Other AML requirements include transaction monitoring to identify and track suspicious transactions, or ongoing customer screening and profiling. Any financial institution (such as banks) are obligated to comply with AML requirements.
Does Modern KYC and AML work?
KYC and AML have long played a vital role in compliance for financial institutions, governments, and an array of other organisations. The fundamental question to ask is, “Are they effective?” Overall, the simplest answer is yes. However, effective compliance can be complicated and costly to achieve.
As a result, solutions used for KYC checks and AML frameworks oftentimes don’t stop major financial crimes from occurring. This continues to lead to major legal breaches that result in massive penalties for financial institutions. There are at least two main factors for this.
First, over 50% of organisations still utilise manual KYC checks that tend to sacrifice customer onboarding speed or thorough due diligence. Second, organisations that do use automated checks don’t always include enough factors to make an accurate assessment related to a customer’s identity, background, and/or sources of funds. For example, many RPA (robot process automation) solutions don’t support fundamental aspects of AML compliance. Some solutions don’t prepare suspicious activity reports or even search counter-parties to determine the connection between organisations and individuals.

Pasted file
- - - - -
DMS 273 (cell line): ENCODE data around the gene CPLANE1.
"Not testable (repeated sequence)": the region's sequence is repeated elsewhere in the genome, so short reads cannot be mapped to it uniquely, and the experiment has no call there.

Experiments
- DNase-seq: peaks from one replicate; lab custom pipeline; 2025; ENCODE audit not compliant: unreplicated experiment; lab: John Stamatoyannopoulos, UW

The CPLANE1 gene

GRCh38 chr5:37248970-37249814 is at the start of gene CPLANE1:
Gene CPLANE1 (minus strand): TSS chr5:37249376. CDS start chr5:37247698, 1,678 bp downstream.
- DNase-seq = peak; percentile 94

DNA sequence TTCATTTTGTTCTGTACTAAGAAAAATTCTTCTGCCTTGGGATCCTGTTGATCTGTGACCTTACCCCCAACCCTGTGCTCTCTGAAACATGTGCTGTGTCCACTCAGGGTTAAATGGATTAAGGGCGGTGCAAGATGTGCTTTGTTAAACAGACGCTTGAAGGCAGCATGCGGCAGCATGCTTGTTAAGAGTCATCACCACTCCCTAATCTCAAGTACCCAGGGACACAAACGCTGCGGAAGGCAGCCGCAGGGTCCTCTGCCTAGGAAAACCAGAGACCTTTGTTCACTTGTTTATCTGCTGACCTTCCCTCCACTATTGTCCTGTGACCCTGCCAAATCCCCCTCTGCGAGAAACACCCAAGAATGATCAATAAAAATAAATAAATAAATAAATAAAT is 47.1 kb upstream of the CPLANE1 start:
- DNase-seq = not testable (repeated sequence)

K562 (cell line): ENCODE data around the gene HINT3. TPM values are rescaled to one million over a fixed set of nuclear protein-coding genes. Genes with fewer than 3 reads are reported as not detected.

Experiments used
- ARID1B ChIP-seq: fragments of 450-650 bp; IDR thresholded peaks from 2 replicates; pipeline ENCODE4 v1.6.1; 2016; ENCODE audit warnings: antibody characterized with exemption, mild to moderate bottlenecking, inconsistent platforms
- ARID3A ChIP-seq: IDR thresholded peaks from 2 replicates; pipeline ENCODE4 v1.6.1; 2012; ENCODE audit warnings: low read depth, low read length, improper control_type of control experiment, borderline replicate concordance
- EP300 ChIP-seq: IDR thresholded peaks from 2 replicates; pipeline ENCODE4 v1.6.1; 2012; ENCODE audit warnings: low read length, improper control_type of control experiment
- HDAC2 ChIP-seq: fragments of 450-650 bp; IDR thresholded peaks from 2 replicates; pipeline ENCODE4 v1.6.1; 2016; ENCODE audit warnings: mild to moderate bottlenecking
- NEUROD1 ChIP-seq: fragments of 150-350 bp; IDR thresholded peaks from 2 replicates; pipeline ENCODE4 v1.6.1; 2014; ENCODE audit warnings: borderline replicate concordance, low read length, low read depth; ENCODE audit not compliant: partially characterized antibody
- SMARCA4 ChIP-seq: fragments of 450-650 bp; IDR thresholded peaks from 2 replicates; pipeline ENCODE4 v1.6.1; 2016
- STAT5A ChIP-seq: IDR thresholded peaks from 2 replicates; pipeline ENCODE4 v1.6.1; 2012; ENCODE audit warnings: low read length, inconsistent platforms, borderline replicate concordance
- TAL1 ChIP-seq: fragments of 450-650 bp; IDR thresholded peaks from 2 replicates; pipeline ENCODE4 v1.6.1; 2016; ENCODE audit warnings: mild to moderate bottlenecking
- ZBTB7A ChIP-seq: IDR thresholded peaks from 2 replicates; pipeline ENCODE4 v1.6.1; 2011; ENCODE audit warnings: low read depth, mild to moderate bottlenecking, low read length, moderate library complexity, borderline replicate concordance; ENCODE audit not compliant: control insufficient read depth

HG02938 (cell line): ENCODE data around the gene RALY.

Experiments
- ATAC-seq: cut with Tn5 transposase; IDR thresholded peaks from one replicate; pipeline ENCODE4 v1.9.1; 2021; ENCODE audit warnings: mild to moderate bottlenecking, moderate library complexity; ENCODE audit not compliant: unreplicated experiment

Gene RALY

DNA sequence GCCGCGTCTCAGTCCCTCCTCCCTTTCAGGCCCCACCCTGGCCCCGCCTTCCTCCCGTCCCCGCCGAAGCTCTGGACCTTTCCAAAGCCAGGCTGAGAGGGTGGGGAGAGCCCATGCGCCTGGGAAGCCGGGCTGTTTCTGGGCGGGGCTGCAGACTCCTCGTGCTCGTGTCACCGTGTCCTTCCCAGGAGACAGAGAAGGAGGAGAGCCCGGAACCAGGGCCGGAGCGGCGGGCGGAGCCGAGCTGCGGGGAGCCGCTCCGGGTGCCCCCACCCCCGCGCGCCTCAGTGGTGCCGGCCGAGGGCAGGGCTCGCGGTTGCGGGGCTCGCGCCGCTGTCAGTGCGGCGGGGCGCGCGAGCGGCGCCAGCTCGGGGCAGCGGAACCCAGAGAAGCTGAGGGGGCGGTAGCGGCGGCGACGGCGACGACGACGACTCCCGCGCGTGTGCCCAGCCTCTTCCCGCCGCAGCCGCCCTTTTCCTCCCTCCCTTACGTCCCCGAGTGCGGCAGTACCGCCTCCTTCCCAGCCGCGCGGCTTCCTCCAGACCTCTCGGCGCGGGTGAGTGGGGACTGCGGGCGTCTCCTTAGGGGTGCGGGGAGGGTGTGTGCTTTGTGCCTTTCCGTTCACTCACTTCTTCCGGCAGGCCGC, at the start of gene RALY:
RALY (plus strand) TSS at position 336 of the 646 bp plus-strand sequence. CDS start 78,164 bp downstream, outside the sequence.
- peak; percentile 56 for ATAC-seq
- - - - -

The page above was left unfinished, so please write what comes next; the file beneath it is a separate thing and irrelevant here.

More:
Even in cases where organisations do avoid these two issues, there are other factors that impact the effectiveness of compliance. For example, organisations might find that keeping up with regulatory changes requires more staff training. It’s also possible that investing in some automated solutions might be costly up front and take away from other potential areas where a company could potentially benefit from additional spending.
SingleSource eKYC and CryptoAML for Individuals and Organisations
SingleSource eKYC is a RESTful API that provides high-speed identity screening, document verification, and risk scoring that goes beyond normal due diligence checks, uncovering risks and potential threats to an individual’s reputation.